Many leading figures within the opposition were partners with Thaci — a former guerrilla leader — during the war, but later turned against him, accusing him of being power-hungry and corrupt. Critics also say the 47-year-old, who led the fighters of Kosovo’s successful separatist war against Serbia in 1998-99, is not a unifying individual, which is what the Kosovo constitution requires.

“Thaci’s election has closed that door,” said Fatmir Limaj, one of his former close associates now in opposition, referring to attempts by incumbent President Ahtifete Jahjaga to resolve the political crisis.

Kosovo declared independence in 2008, although that is rejected by Serbia. As president, Thaci would deal with a special war crimes court created last year, which will have international judges and prosecutors try ethnic Albanian guerrillas for the alleged killing of civilian detainees, mostly Serbs, immediately after the war ended in 1999.

Thaci was mentioned in a 2010 Council of Europe report which claimed that leaders of the now disbanded Kosovo Liberation Army were responsible for the deaths of hundreds of Serbs, Roma and ethnic Albanians suspected of collaborating with Serbs.

Thaci denies the claims. Thaci has resigned as leader of the Democratic Party of Kosovo as required for his five-year term.

Llazar Semini in Tirana, Albania, and Gresa Kraja in Pristina, Kosovo, contributed to this report.

February 19, 2016

PRISTINA, Kosovo (AP) — Despite security checks at the entrance, Kosovo opposition lawmakers on Friday again used tear gas to block work from being done in Parliament to pressure the government into renouncing deals with Serbia and Montenegro.

The session, delayed for about 50 minutes, was temporarily suspended Friday after a tear gas canister was launched from opposition lawmakers’ seats. A resumed session an hour later was suspended again for the same reason.

After the use of the tear gas for the third time, Speaker Kadri Veseli, himself wearing an anti-gas mask, could not keep his governing lawmakers from leaving the hall due to the gas. Then police forcefully brought out all opposition lawmakers. One of them, Albulena Haxhiu, fainted while trying to re-enter and clashed with policemen guarding the main entrance.

Veseli said the session will resume, despite the problems. Outside the Parliament a few hundred opposition supporters were gathered shouting anti-government slogans. Opposition lawmakers said they are determined not to allow normal operations at the Parliament, demanding the government’s resignation and fresh elections.

Since September, the opposition has disrupted Parliament with tear gas, pepper spray, whistles and water bottles. They reject a deal between Kosovo and Serbia, reached last year, which gives more powers to ethnic Serbs in Kosovo. They are also against a border demarcation deal with Montenegro.

In December, Kosovo’s Constitutional Court decided that part of the deal with Serbia was not in line with the constitution. Deputy Prime Minister and Foreign Minister Hashim Thaci of the governing Democratic Party of Kosovo said the government is determined to continue its daily agenda, considering the use of tear gas as “ugly.”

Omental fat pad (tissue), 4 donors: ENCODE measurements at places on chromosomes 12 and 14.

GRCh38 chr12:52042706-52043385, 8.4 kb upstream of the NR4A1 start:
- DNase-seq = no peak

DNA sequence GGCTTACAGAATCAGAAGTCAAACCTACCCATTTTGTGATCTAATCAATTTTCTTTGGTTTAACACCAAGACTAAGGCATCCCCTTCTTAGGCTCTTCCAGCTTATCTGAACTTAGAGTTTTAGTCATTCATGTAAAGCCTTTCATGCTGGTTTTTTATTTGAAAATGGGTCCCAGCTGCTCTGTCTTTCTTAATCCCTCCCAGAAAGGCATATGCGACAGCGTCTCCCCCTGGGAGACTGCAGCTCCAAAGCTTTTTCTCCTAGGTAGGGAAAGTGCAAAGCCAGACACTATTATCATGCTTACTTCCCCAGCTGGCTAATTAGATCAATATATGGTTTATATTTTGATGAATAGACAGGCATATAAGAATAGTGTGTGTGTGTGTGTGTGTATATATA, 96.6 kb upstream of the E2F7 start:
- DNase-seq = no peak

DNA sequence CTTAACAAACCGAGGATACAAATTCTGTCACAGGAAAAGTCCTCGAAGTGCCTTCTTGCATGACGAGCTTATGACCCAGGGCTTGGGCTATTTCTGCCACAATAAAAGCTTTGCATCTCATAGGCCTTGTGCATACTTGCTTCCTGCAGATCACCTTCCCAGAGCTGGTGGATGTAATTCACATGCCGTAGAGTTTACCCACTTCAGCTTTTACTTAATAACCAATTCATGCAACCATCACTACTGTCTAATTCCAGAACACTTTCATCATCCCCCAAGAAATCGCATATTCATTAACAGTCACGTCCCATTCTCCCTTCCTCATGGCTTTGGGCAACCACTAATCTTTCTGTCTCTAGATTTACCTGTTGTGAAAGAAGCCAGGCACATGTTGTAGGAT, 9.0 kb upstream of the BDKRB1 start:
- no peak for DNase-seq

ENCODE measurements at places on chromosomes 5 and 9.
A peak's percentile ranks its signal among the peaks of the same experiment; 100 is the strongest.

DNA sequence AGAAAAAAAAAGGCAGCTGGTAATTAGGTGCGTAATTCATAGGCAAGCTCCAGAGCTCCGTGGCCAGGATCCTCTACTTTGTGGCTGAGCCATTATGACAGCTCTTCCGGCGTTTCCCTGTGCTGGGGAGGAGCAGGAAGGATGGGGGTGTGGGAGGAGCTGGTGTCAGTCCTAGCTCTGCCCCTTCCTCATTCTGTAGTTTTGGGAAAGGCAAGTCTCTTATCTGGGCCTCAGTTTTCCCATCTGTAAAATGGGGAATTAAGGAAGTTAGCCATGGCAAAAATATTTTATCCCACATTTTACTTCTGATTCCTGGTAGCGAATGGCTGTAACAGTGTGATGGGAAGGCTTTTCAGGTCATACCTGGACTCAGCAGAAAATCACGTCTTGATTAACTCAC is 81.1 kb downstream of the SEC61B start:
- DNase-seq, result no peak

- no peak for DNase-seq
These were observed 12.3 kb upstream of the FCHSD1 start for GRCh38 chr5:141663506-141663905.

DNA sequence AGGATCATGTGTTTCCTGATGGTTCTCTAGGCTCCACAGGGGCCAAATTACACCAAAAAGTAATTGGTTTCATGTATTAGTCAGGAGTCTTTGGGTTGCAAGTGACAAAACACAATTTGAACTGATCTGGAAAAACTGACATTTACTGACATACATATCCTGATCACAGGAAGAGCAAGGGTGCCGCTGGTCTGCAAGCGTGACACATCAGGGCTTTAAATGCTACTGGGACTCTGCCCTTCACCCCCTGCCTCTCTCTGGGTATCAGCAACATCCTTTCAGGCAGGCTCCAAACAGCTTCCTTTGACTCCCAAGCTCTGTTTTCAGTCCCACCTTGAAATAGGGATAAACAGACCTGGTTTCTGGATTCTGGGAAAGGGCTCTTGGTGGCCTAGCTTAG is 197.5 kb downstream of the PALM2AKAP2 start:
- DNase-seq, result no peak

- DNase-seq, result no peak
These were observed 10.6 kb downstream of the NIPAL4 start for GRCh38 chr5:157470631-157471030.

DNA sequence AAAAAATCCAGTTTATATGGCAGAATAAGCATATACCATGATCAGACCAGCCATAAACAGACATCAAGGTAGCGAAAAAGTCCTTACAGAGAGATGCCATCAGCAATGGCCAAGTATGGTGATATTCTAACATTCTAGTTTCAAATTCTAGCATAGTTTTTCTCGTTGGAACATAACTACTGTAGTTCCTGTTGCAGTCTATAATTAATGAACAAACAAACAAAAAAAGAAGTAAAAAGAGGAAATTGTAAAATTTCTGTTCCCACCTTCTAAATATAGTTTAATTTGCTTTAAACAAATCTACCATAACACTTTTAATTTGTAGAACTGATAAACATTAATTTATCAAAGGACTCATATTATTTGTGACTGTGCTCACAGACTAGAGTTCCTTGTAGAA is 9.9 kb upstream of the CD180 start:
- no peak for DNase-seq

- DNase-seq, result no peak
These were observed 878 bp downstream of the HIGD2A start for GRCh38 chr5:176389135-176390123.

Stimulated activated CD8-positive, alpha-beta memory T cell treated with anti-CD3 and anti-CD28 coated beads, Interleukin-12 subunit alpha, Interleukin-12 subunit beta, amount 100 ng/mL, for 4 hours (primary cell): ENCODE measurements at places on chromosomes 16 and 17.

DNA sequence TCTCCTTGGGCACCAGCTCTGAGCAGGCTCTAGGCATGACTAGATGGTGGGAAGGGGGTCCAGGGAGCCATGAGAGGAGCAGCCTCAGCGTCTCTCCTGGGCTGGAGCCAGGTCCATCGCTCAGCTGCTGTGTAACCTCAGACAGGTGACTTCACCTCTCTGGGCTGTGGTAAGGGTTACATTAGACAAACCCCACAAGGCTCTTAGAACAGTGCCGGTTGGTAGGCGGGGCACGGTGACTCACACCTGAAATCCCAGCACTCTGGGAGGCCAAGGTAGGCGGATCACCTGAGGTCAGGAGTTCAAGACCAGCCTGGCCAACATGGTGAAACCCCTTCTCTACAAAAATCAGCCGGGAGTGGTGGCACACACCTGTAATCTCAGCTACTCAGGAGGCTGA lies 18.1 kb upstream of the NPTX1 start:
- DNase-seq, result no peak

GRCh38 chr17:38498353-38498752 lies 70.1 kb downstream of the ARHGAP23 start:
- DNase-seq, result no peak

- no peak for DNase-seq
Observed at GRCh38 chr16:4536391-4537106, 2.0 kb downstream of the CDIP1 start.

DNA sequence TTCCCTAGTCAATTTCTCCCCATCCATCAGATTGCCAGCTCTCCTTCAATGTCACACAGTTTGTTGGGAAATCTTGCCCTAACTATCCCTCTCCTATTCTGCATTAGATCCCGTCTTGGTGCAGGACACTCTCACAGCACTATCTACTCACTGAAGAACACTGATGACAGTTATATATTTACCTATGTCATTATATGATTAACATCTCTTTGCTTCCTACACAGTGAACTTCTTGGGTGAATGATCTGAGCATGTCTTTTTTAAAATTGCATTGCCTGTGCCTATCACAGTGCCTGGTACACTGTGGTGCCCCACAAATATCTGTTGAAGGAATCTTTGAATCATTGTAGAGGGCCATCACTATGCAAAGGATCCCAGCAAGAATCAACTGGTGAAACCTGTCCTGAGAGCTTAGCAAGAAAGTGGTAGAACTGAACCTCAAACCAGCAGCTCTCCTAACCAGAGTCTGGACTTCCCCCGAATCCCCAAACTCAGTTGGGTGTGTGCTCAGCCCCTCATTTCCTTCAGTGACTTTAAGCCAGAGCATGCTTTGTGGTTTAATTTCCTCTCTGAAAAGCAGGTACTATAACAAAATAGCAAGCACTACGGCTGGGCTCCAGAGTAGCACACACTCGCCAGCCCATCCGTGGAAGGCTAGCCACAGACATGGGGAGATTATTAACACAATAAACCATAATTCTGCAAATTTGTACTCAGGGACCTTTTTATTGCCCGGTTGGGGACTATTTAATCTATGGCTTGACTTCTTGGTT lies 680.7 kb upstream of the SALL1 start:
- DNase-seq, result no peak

“Opposition reaction may continue but they should get used to the idea that they cannot come to power by violence,” Thaci said. Kosovo’s Western backers have denounced the violence, calling on the opposition to resolve the political crisis in Parliament.

Kosovo’s 2008 independence has been recognized by 111 countries, including the U.S. and major European Union nations. But it is rejected by Serbia, with support from Russia, which has blocked Kosovo from becoming a U.N. member.

Kosovo and Serbia are holding EU-mediated talks to try to overcome their differences.

Gresa Kraja in Pristina, Kosovo, and Llazar Semini in Tirana, Albania, contributed to this report.

January 09, 2016

PRISTINA, Kosovo (AP) — Police in Kosovo used water cannons and tear gas to disperse a group of violent opposition supporters who pelted them with rocks and Molotov cocktails following an anti-government protest in the capital on Saturday.

The violence came at the end of a peaceful rally where several thousand people called on Kosovo’s government to resign, arguing the executive has broken the country’s constitution in reaching deals with Serbia and Montenegro last year.

At the end of the rally, some opposition supporters pelted police and the government building with rocks and other hard objects, despite calls from organizers to disperse peacefully. Part of a government building was set alight before officers intervened.

Police spokesman Baki Kelani said eight policemen, two citizens and two journalists were injured and 24 protesters were detained, adding two police cars and many other public and private properties were damaged.

In December Kosovo’s Constitutional Court decided that part of a deal between Kosovo and Serbia, which would give more powers to ethnic Serbs in Kosovo, was not in line with the country’s constitution.

The opposition also has opposed a border demarcation with neighboring Montenegro. Since September last year the opposition has blocked Kosovo’s parliament with tear gas, pepper spray, whistles and water bottles to protest the deals and their supporters have held violent protests in Pristina.

“To calm citizens Mustafa’s government should resign,” said an opposition statement. The government says the opposition wants to come to power through violence and has called on it to come to parliament to talk.

The president and the international community have also called for dialogue. The EU office in Kosovo condemned the “spiral of violence” and called for “calm and renouncement of violence” as the way forward for Kosovo.

Kosovo declared independence from Serbia in 2008, an act that Serbia still rejects. The two countries have been holding European Union-mediated talks to overcome their differences.

Llazar Semini in Tirana, Albania, contributed to this report.